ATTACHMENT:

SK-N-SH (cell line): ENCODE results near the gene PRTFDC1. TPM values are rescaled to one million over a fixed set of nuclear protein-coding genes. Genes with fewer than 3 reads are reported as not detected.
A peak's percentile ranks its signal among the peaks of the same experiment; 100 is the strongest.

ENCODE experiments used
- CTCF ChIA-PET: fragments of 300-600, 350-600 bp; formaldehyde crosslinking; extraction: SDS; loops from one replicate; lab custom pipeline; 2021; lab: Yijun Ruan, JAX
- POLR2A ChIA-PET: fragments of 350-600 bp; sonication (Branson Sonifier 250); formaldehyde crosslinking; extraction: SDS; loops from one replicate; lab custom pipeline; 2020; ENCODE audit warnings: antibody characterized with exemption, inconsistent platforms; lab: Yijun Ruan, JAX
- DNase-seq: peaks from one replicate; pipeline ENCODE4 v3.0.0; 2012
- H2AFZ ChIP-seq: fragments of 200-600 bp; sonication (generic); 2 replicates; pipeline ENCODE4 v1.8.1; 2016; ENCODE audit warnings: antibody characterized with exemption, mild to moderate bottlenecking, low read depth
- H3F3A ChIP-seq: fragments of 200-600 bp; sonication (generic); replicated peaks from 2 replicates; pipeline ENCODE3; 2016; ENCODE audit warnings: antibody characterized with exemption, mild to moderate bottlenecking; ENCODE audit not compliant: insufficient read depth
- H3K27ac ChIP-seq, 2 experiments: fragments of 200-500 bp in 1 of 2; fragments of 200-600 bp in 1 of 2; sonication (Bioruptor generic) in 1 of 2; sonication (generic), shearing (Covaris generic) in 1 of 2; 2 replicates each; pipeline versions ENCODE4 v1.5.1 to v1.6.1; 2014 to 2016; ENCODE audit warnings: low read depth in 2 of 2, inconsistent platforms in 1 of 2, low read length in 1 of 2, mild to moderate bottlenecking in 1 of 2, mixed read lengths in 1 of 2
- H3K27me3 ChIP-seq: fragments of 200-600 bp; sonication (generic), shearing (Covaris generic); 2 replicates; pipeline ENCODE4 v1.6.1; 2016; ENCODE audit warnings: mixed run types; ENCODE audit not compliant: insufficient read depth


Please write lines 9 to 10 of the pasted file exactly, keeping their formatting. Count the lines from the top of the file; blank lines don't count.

- H3K27ac ChIP-seq, 2 experiments: fragments of 200-500 bp in 1 of 2; fragments of 200-600 bp in 1 of 2; sonication (Bioruptor generic) in 1 of 2; sonication (generic), shearing (Covaris generic) in 1 of 2; 2 replicates each; pipeline versions ENCODE4 v1.5.1 to v1.6.1; 2014 to 2016; ENCODE audit warnings: low read depth in 2 of 2, inconsistent platforms in 1 of 2, low read length in 1 of 2, mild to moderate bottlenecking in 1 of 2, mixed read lengths in 1 of 2
- H3K27me3 ChIP-seq: fragments of 200-600 bp; sonication (generic), shearing (Covaris generic); 2 replicates; pipeline ENCODE4 v1.6.1; 2016; ENCODE audit warnings: mixed run types; ENCODE audit not compliant: insufficient read depth